Projects are underway for all 50 Capstone groups! Seniors took advantage of a late-start block morning Wednesday, Sept. 3 to work with their mentors over breakfast.
Molly Bardine, Capstone coordinator, opened by welcoming guests and leading everyone in a prayer for justice. On hand were approximately 40 mentors who joined the 165 members of the Class of 2015 for a half-hour of preliminary discussion.
“The morning went really well,” Bardine said. “Seniors and mentors were given the chance to electronically review their proposal, share their passion for their issue, and begin thinking about their research questions which will help them in the next phase of the project.”
Capstone mentors serve as advisors and include faculty and staff members as well as adults who work in the local community. They are passionate about social justice issues and knowledgeable about Catholic Social Teaching. Mentors meet regularly with students to assist and inspire their group’s activities.
Olivia Childs-Taylor ‘15 and Leah Kiffle ‘15 chose Katie Klain (pictured above) as their mentor after the pair volunteered at The Glen at St. Joseph, where Klain serves low-income single mothers in her role as a career development coach/manager.
“The girls have been volunteers at The Glen at St. Joseph for the last year helping with our evening child care program and they've been fantastic," Klain said. Through their project, Olivia and Leah plan to continue to work with their mentor to identify ways of removing barriers single mothers face when trying to pursue post-secondary education in order to support their families.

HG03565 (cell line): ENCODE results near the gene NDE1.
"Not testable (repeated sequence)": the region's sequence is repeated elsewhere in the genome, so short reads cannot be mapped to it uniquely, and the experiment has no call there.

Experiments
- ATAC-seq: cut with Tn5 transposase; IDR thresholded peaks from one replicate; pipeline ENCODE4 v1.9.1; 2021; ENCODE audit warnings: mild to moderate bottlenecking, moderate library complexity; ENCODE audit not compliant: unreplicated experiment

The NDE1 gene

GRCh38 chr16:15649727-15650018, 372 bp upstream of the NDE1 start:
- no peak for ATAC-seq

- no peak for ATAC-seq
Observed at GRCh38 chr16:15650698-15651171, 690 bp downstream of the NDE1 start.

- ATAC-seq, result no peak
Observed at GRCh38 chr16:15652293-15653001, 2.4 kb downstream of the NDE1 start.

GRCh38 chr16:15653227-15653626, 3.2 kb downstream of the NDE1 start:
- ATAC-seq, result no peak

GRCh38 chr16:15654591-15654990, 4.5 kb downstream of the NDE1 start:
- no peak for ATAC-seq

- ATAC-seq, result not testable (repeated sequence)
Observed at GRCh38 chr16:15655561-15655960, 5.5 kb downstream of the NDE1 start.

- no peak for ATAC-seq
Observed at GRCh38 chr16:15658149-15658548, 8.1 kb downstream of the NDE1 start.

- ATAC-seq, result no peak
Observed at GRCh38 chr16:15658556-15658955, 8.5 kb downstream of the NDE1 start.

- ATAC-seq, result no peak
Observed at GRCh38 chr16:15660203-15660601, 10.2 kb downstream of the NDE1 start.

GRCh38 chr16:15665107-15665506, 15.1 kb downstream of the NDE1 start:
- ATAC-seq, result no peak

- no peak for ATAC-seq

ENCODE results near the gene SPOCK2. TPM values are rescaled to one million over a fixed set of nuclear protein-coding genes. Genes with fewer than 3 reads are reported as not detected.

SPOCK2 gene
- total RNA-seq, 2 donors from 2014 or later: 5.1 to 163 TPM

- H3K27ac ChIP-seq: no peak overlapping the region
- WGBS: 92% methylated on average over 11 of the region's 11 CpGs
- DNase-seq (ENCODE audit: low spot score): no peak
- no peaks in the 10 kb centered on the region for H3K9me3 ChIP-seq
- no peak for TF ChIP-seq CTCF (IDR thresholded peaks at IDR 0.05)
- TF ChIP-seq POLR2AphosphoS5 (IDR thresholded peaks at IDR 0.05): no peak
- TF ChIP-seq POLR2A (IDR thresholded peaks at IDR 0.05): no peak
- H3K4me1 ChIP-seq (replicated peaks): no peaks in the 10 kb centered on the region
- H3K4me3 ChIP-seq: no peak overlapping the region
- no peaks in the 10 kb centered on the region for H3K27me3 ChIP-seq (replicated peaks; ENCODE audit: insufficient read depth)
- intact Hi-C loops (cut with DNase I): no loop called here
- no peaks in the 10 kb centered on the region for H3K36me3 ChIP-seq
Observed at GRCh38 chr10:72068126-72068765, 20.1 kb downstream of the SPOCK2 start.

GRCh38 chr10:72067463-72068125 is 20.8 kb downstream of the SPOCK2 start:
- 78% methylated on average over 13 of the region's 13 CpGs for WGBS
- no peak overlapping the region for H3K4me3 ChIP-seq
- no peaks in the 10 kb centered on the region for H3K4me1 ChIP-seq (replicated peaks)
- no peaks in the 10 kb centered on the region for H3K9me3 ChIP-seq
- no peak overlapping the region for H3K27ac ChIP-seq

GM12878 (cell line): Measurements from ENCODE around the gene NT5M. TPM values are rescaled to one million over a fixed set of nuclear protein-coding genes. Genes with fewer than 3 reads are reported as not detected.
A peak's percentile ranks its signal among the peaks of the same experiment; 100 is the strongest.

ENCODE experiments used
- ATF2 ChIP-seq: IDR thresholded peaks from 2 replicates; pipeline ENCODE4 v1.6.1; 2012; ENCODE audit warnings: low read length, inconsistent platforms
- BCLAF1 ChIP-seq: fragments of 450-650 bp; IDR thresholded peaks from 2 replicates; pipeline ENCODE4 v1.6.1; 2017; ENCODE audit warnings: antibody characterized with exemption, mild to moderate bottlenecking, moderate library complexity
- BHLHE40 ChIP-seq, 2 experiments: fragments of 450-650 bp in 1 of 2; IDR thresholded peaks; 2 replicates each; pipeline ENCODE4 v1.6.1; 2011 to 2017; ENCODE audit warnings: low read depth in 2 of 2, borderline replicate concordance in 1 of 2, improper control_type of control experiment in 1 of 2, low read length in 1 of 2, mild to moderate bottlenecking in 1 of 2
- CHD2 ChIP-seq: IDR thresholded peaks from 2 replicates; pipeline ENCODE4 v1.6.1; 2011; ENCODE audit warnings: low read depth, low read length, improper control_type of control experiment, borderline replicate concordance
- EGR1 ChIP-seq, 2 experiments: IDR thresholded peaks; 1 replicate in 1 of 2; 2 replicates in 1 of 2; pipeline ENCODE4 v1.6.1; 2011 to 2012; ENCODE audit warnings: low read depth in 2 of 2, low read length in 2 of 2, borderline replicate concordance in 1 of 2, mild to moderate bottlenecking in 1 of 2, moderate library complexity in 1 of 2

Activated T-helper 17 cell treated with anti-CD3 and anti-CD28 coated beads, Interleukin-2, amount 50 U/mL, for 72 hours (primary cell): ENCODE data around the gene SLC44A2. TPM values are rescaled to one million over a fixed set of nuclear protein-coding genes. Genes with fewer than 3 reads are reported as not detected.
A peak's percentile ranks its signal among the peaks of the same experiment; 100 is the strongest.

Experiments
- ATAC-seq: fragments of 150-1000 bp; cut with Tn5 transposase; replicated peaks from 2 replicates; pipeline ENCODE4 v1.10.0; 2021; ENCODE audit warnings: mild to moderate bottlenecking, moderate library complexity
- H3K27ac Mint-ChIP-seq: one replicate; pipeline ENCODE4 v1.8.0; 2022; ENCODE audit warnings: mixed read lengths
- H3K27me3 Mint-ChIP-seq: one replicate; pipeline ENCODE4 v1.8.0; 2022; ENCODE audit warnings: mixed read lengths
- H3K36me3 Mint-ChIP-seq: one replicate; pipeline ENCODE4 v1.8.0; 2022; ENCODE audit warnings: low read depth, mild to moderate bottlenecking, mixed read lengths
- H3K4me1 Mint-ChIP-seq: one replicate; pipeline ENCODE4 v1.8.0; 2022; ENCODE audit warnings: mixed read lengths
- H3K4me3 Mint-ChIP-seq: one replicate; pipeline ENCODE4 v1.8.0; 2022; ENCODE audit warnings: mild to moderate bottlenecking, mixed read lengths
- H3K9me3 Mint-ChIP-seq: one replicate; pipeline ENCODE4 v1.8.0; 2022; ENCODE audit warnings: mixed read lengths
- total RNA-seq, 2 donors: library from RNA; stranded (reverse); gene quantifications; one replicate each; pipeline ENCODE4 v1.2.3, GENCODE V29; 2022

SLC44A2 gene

Classmate Erin Staley ‘15 said her group is working with English teacher Beth Marshall to tackle issues surrounding childhood literacy. “The breakfast was helpful. I was afraid we wouldn’t be able to speak with our mentor very often, but this created the perfect opportunity.”
Staley’s group has already planned to host a homeroom book drive beginning Monday, Sept. 8 in conjunction with the celebration of International Literacy Day. Books collected will be donated to For the Love of Children, a volunteer group located at 131 N. Ludlow St. The homeroom to donate the most books will receive a pizza party.
“I’m excited for the Capstone because it is different than just volunteering at a service site. You’re able to be part of something bigger than yourself,” Staley said.
In earnest, the Capstone project began for seniors during the spring of 2014 when students -- then juniors -- identified potential projects, groups and mentors. Proposals were submitted August 29 and annotated bibliographies are now due October 31. The next planned meeting with mentors is tentatively scheduled for November. All projects must be implemented by March 13, 2015 and presented to members of the community at the Stang Symposium on April 30.